Well, I’m back after an amazing week walking through Galicia – from Santiago to Finisterre up to Muxia. It was one of the most emotionally ( and physically) challenging things I’ve ever done, and its time to share some of the lessons both practical and philosphical, I learned along the way.
Tips for future pilgrims:
- Bring Tiger Balm. I almost left behind my little container of ‘3 pagoda balm’ I bought in Thailand this past spring, thinking it a bit over the top. However, this tiny tin brought such relief to my sore calves after the first day’s 4km climb uphill it felt absolutely luxurious. And luxury on the camino isn’t that easy to come by.
- On the camino, there is only where you are. Thinking too far ahead on the trail (I know I need to walk 11km, then climb 600m in 3km then walk 9km more) makes the task at hand overwhelming. I tried to focus only on where I was, not on what would be coming up. This also came in handy when I ran into a flasher on the trail. Yes, that moment was scary as I was alone in the woods, but I kept walking, turned a corner and he was gone. On the camino there is only where you are right now, now where you’ve been or where you’re going.
- Don’t be afraid to sing. Songs pulled me through a lot of tough climbs or steep descents or lent a feeling of joy to my step. I didn’t set out with the intention to sing, but if a song popped into my head at a particular moment, I sang it as loud as I could.
- Bring a wrap for your knees/ankle etc. Aching joints are part and parcel of the journey and inevitably you will be happy to have a bandage to lend a bit of support to your knee or ankle. I didn’t bring the bandage I already owned as I thought I would buy on there if I needed it. In the end I did need it, but my personal bandage was far superior to the one I was able to buy.
- Don’t bring a clothesline or universal sink stopper. Hostels along the camino are well equipped and you won’t need a plug or clostheline, they were provided everywhere I went.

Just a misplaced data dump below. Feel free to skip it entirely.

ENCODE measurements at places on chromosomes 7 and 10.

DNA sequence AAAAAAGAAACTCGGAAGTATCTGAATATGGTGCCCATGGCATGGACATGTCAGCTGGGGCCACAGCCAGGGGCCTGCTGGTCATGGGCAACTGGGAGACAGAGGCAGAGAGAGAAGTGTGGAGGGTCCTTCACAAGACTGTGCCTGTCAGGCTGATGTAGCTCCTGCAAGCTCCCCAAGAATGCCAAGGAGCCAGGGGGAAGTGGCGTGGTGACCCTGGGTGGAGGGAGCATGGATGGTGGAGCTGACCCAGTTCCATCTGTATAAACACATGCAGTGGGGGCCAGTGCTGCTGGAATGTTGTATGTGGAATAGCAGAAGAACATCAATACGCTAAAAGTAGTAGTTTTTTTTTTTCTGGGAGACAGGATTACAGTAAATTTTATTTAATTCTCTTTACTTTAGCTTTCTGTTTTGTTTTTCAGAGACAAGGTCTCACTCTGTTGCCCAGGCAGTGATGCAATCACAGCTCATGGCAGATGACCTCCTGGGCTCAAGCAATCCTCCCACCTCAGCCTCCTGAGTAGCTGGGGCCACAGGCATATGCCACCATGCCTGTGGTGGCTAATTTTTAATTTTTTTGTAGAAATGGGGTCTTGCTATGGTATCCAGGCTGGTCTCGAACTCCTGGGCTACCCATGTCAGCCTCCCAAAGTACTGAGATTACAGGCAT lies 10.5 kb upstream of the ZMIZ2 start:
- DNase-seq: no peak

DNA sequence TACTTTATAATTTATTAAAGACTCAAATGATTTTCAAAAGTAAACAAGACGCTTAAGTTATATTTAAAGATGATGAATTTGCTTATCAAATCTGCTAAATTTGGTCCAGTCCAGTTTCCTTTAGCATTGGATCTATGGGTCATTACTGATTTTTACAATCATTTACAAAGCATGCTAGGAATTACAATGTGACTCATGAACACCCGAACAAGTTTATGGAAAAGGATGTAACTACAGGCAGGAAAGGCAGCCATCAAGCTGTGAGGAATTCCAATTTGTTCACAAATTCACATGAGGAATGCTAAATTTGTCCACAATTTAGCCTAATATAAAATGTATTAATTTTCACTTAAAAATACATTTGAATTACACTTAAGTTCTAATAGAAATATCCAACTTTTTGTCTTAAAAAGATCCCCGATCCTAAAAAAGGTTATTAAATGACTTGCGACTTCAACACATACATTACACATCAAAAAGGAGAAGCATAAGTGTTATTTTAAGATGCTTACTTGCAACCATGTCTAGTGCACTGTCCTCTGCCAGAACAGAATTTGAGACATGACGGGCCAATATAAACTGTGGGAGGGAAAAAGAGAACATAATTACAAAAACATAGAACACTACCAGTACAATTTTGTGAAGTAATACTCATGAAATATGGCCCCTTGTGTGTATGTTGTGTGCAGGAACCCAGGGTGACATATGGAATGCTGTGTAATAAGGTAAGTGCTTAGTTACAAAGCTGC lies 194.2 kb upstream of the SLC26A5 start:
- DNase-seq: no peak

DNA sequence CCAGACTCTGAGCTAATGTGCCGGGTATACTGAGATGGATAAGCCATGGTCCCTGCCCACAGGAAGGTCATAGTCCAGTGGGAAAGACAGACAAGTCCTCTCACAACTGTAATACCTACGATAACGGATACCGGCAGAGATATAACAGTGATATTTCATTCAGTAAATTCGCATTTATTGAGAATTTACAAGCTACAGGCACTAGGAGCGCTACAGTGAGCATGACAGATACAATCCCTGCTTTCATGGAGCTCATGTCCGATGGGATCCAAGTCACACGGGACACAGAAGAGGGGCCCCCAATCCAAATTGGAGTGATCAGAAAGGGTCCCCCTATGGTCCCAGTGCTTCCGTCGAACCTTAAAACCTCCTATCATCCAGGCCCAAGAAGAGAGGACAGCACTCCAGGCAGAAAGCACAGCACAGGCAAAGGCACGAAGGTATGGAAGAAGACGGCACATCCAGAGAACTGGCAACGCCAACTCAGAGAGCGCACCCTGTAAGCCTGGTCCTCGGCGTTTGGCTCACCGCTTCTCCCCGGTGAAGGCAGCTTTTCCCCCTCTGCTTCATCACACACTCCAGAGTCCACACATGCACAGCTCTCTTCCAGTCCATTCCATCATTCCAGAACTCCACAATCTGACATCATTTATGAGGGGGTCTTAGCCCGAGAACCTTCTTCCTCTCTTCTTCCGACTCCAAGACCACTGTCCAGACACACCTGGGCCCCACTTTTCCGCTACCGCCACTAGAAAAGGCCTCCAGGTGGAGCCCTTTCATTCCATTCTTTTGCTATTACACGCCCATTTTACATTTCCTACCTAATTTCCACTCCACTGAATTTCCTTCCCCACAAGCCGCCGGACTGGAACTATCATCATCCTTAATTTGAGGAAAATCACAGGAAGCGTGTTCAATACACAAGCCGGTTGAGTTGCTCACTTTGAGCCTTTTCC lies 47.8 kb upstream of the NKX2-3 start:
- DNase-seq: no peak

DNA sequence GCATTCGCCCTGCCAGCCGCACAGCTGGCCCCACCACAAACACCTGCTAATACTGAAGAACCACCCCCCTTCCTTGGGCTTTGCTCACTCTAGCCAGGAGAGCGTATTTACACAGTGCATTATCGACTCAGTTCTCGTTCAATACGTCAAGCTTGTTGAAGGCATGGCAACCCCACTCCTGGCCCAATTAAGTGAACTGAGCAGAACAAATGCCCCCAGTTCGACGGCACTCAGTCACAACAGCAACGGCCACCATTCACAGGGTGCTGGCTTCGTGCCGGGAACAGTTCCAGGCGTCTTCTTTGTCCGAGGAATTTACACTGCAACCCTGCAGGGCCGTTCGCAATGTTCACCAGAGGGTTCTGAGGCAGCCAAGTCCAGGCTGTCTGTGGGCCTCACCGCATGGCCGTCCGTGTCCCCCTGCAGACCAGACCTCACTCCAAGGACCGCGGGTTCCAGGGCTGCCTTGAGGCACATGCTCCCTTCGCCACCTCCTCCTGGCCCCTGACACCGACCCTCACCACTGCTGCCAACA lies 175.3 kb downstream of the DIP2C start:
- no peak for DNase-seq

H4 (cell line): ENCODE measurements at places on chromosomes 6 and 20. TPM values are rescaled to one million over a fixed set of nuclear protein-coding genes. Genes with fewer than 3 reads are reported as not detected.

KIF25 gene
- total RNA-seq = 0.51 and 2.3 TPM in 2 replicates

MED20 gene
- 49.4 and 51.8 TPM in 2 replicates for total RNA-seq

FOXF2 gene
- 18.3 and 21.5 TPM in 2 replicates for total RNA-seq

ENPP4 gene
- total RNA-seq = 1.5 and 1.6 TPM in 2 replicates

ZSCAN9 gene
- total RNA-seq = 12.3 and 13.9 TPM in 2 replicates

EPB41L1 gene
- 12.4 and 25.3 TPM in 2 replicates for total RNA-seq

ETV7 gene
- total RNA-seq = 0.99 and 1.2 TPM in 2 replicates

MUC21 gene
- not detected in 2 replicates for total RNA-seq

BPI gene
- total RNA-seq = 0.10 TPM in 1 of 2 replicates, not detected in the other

- Send your heart to your destination, and let it pull you the rest of the way. The last two days of the camino I felt in the morning I sent my heart to my destination and I spent the day letting my body catch up. This was different from the beginning, when I felt I was pulling myself there, while my heart lagged behind. I often felt, while on the trail, that a part of me was already there, I was only using my legs to ensure my body caught up to my heart. There was never any doubt whether or not I would arrive.
- Bring your own small bottle of olive oil. Spaniards only sell oil in 1l bottles, too big to carry on the trail, but I think oil is vital for doing any kind of cooking and breaking the monotony of ham sandwiches along the way. Hostel kitchens usually carry the leftovers of pilgrims, but there was never any oil. This also lets you make salads with salad dressings quite easily.
- Invest in good socks, at least 4 pairs. I didn’t get a single blister on the camino – I wore merino wool or smartwool socks, not so cheap at £14 a pair. However, I changed my socks ever 10-14km, and put vaseline on my feet everytime I changed them. I would budget yourself two pairs a day, with an extra pair so that they have time to dry – they don’t always dry overnight and need to be pinned to the outside of your backpack as you walk.
- Don’t be afraid to take a rest day. I walked for four days straight, and initially intended to walk for 6. On day 5 however, I had to rest. My right ankle was killing me and had swollen up, my glands were swollen, I was retaining water to the extent that my rings were cutting of circulation, I had a giant spot that was infected and I was sun-burnt everywhere. However, taking one day off resulted in amazing progress – although I could barely walk on my ankle on my rest day I walked 33km the next day without any painkillers – a miracle!
- Don’t worry about anything beyond your destination. Pilgrims often get up at 5am to race to the next town to be sure of getting a bed in the municipal hostel. I was often too exhausted from the previous days walking or unrested after hearing someone snore to get up quite so early. I was also often asked if I was ‘the last one’ on the trail or not. On a particularly bad day the 33km walk turned out to be 37km and I barely got there before 7pm. I promised myself I only need arrive at my destination and everything else would sort itself out. It always did, and I never once woke at 5am.